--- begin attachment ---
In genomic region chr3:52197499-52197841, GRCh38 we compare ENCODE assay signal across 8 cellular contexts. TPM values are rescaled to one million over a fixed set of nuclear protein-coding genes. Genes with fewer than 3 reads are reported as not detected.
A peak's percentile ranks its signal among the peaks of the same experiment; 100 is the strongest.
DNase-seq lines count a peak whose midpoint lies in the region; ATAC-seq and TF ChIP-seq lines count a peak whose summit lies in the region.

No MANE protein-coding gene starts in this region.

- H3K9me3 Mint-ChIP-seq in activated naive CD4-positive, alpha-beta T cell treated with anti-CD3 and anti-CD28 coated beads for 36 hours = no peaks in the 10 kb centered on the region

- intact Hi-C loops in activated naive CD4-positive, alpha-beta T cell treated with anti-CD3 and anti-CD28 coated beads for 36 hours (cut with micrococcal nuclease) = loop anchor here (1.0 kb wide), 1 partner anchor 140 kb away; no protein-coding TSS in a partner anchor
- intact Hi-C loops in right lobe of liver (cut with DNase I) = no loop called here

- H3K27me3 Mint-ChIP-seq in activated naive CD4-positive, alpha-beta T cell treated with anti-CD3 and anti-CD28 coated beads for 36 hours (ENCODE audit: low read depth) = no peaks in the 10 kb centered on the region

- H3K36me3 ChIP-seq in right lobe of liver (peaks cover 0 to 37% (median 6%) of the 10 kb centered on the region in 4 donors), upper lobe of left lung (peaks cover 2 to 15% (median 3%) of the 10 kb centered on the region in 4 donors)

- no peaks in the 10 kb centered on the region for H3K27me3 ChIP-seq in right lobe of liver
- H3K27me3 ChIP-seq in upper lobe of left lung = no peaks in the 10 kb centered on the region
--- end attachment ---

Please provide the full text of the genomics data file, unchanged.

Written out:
In genomic region chr3:52197499-52197841, GRCh38 we compare ENCODE assay signal across 8 cellular contexts. TPM values are rescaled to one million over a fixed set of nuclear protein-coding genes. Genes with fewer than 3 reads are reported as not detected.
A peak's percentile ranks its signal among the peaks of the same experiment; 100 is the strongest.
DNase-seq lines count a peak whose midpoint lies in the region; ATAC-seq and TF ChIP-seq lines count a peak whose summit lies in the region.

No MANE protein-coding gene starts in this region.

- H3K9me3 Mint-ChIP-seq in activated naive CD4-positive, alpha-beta T cell treated with anti-CD3 and anti-CD28 coated beads for 36 hours = no peaks in the 10 kb centered on the region

- intact Hi-C loops in activated naive CD4-positive, alpha-beta T cell treated with anti-CD3 and anti-CD28 coated beads for 36 hours (cut with micrococcal nuclease) = loop anchor here (1.0 kb wide), 1 partner anchor 140 kb away; no protein-coding TSS in a partner anchor
- intact Hi-C loops in right lobe of liver (cut with DNase I) = no loop called here

- H3K27me3 Mint-ChIP-seq in activated naive CD4-positive, alpha-beta T cell treated with anti-CD3 and anti-CD28 coated beads for 36 hours (ENCODE audit: low read depth) = no peaks in the 10 kb centered on the region

- H3K36me3 ChIP-seq in right lobe of liver (peaks cover 0 to 37% (median 6%) of the 10 kb centered on the region in 4 donors), upper lobe of left lung (peaks cover 2 to 15% (median 3%) of the 10 kb centered on the region in 4 donors)

- no peaks in the 10 kb centered on the region for H3K27me3 ChIP-seq in right lobe of liver
- H3K27me3 ChIP-seq in upper lobe of left lung = no peaks in the 10 kb centered on the region